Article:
The Second Session
The second session, which was moderated by the member of parliament, Dr. ‘Imad al-Hout, addressed the stances of the Arab and Muslim Worlds vis-à-vis the Palestinian issue, in light of the recent developments in the Arab world. The speakers in this session were Dr. Yehya Ahmad Hussein – a leader in the Muslim Brotherhood Movement in Egypt; Mr. Muhammad al-Rashid, deputy editor of the Kuwaiti magazine, al-Mujtama’; and Prof. Dr. Talal Atrissi, Professor of Educational Sociology at the Lebanese University and an expert on the Islamic world’s affairs.
At the beginning of the session, Dr. Yehya Ahmad Hussein said that the Egyptian people revolted after their youth had despaired of their awakening. Their victory came sudden and unexpected. He emphasized that the outcome of the January 25 revolution placed a burden on those “in charge of serving the people” that requires utilizing all the forces, making all the necessary efforts to deal with priorities, and removing the effects of the former regime’s policies. In his paper, Hussein spoke about the revolution’s advantages and disadvantages for the Egyptian people, and about the horizons of the desired change in Egypt. With respect to the impact of the revolution on the Palestinian issue, he stressed that the Egyptian people, Muslims and Christians alike, are honored to stand firmly behind the Palestinian people. He noted that the Muslim Brotherhood Movement deals with the issue of Palestine as that of a free Arab Muslim people; part of them were expelled from their land and the others are living under siege in their own country by their enemies. As for the position of the Brotherhood and their Freedom and Justice Party (FJP) on the issue of the treaties and relations with Israel, Hussein pointed out that wisdom requires taking into account the overall circumstances by respecting them for the time being, until the time comes for reviewing them and amending their terms. As a consequence of the Egyptian revolution, Hussein expected that the Egyptian people will increase their support of the Palestinian people until the end of the occupation.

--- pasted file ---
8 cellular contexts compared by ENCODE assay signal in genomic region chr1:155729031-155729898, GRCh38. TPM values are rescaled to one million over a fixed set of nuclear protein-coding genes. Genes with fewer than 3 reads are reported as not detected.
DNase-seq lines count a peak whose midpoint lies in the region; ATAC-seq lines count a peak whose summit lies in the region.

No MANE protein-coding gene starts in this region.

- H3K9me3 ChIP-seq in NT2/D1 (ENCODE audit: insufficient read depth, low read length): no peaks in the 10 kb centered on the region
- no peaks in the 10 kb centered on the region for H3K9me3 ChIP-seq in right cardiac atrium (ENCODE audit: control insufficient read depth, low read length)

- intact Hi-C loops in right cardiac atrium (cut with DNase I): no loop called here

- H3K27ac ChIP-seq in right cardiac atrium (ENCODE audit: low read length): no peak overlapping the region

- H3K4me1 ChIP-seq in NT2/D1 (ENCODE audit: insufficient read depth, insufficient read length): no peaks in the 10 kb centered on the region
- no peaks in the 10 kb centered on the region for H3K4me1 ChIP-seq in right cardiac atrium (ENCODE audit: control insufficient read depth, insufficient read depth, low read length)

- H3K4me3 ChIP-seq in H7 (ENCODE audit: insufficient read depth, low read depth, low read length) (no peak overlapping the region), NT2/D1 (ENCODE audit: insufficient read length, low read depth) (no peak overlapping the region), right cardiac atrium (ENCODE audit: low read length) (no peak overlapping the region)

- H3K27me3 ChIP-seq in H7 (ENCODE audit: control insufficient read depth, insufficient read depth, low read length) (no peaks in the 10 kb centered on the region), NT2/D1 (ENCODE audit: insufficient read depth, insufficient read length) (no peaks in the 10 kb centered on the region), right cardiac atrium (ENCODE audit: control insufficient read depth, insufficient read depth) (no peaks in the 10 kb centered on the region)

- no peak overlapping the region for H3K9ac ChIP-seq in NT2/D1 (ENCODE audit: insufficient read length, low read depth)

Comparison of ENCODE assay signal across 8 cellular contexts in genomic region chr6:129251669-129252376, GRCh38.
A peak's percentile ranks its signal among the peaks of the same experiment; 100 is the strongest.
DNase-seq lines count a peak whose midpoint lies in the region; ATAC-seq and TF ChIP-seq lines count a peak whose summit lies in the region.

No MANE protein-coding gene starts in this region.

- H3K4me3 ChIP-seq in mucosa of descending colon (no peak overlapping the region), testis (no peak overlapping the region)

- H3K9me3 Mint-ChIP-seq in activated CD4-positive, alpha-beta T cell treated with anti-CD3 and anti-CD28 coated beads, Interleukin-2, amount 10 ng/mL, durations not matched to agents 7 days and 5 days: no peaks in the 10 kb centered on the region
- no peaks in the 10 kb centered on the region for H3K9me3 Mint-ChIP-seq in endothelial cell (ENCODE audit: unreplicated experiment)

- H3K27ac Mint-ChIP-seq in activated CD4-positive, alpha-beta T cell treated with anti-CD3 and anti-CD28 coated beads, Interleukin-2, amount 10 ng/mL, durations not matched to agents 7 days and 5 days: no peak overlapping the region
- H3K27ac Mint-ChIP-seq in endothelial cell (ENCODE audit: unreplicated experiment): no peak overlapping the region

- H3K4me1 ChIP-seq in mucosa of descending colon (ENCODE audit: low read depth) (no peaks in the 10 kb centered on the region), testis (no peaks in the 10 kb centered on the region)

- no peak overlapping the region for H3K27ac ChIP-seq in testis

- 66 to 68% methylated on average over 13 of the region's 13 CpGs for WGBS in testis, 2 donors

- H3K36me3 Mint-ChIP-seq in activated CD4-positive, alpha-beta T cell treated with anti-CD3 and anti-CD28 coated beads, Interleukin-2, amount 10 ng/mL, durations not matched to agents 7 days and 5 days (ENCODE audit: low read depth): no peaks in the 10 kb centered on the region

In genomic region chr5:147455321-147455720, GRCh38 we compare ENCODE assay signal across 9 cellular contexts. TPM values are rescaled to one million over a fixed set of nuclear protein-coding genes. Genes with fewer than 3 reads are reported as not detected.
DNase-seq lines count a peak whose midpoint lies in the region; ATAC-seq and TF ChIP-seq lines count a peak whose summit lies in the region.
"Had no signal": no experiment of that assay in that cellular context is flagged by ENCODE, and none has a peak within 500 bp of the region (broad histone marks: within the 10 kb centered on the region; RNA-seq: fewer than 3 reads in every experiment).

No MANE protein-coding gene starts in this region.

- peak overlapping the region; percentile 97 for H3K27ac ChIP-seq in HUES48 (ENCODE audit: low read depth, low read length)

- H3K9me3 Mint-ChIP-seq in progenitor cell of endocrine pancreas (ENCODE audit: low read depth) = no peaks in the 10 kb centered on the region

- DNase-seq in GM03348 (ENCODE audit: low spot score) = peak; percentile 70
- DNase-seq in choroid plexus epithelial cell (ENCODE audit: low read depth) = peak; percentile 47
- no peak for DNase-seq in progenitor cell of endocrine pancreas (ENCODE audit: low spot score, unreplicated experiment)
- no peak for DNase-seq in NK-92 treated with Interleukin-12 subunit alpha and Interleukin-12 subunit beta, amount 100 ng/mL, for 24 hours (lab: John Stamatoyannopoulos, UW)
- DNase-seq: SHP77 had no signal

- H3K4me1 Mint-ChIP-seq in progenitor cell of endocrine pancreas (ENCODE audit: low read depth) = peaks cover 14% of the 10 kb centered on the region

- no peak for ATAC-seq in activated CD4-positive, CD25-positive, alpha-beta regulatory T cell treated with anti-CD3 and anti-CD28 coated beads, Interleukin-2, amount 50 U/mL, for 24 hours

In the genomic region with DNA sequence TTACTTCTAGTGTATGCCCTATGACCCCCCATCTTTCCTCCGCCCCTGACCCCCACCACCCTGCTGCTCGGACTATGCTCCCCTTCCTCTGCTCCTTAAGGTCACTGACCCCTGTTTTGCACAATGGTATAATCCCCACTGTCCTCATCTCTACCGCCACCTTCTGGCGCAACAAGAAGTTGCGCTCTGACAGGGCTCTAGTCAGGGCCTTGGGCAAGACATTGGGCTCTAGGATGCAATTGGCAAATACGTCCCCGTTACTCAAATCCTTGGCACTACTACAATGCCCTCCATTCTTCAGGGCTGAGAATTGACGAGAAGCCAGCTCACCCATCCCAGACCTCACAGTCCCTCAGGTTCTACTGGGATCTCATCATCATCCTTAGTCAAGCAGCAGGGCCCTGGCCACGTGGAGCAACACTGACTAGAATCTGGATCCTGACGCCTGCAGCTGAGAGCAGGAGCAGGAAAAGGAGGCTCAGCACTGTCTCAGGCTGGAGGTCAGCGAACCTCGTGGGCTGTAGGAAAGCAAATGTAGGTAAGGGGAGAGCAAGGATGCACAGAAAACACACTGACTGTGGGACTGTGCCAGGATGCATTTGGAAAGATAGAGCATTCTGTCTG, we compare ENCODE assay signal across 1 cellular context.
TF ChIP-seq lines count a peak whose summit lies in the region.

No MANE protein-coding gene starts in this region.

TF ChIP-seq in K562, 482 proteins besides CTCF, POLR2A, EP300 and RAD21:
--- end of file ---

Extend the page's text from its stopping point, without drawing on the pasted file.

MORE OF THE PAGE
In turn, Mr. Muhammad al-Rashid, held the view that, in the course of their new revolutions, the Arab peoples are looking for radical change in the nature of the Arab political system, and to the formulation of a new social contract that promises them justice, equality, freedoms, democracy and social peace. On the other hand, there are hopes that the Arab revolutions will be a strong addition in favor of the Palestinian issue and a change in the balance of powers in this region in favor of regaining Palestinian rights. Al-Rashid indicated that the revolutions have brought down the “forces of the new Middle East region” and that a new axis will be formed in the Arab region, which will side with the Arab right in Palestine, support the resistance, and weaken the strategic alliance between the US and Israel on the one hand and some Arab regimes on the other. He drew attention to the fact that the new Arab system will compete with the Iranian plan, and will favor the idea of forming a developmental strategic Islamic Arab axis based on a state of rapprochement with Turkey, Malaysia and Indonesia.
For his part, Prof. Dr. Talal ‘Atrissi said that, during 2011, the Palestinian issue did not receive the attention it deserves, as the priorities of the world and the region’s peoples were focused on one issue: the uprisings and the fall of presidents. Thus the peace settlement negotiations stopped, the Palestinian reconciliation dossier was suspended, also the dossier of the prisoner exchange deal. However, the last few months of 2011 witnessed a return of the international interest in Palestine. As for Iran’s role in the struggle with Israel, he indicated that Iran linked the events in the Arab region to the struggle with Israel and the confrontation with the US. It considered what is happening an Islamic awakening, and expected that the uprisings will lead to Israel’s collapse.